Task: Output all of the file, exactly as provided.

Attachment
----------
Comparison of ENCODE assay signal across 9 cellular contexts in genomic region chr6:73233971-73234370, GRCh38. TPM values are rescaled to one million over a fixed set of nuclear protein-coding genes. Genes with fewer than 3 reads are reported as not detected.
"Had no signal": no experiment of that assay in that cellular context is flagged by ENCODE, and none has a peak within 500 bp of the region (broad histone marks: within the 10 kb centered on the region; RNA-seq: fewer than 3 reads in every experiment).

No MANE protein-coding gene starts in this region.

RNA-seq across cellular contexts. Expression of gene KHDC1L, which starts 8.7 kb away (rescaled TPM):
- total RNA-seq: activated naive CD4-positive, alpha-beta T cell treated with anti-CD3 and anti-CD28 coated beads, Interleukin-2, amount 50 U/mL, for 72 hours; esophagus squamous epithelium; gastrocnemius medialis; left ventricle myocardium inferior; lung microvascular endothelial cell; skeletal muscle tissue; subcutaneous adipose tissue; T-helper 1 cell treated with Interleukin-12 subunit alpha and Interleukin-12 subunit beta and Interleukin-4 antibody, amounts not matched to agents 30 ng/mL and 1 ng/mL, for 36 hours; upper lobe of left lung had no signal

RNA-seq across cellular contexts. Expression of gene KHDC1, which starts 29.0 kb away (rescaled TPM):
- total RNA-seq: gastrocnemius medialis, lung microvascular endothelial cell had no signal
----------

Comparison of ENCODE assay signal across 9 cellular contexts in genomic region chr6:73233971-73234370, GRCh38. TPM values are rescaled to one million over a fixed set of nuclear protein-coding genes. Genes with fewer than 3 reads are reported as not detected.
"Had no signal": no experiment of that assay in that cellular context is flagged by ENCODE, and none has a peak within 500 bp of the region (broad histone marks: within the 10 kb centered on the region; RNA-seq: fewer than 3 reads in every experiment).

No MANE protein-coding gene starts in this region.

RNA-seq across cellular contexts. Expression of gene KHDC1L, which starts 8.7 kb away (rescaled TPM):
- total RNA-seq: activated naive CD4-positive, alpha-beta T cell treated with anti-CD3 and anti-CD28 coated beads, Interleukin-2, amount 50 U/mL, for 72 hours; esophagus squamous epithelium; gastrocnemius medialis; left ventricle myocardium inferior; lung microvascular endothelial cell; skeletal muscle tissue; subcutaneous adipose tissue; T-helper 1 cell treated with Interleukin-12 subunit alpha and Interleukin-12 subunit beta and Interleukin-4 antibody, amounts not matched to agents 30 ng/mL and 1 ng/mL, for 36 hours; upper lobe of left lung had no signal

RNA-seq across cellular contexts. Expression of gene KHDC1, which starts 29.0 kb away (rescaled TPM):
- total RNA-seq: gastrocnemius medialis, lung microvascular endothelial cell had no signal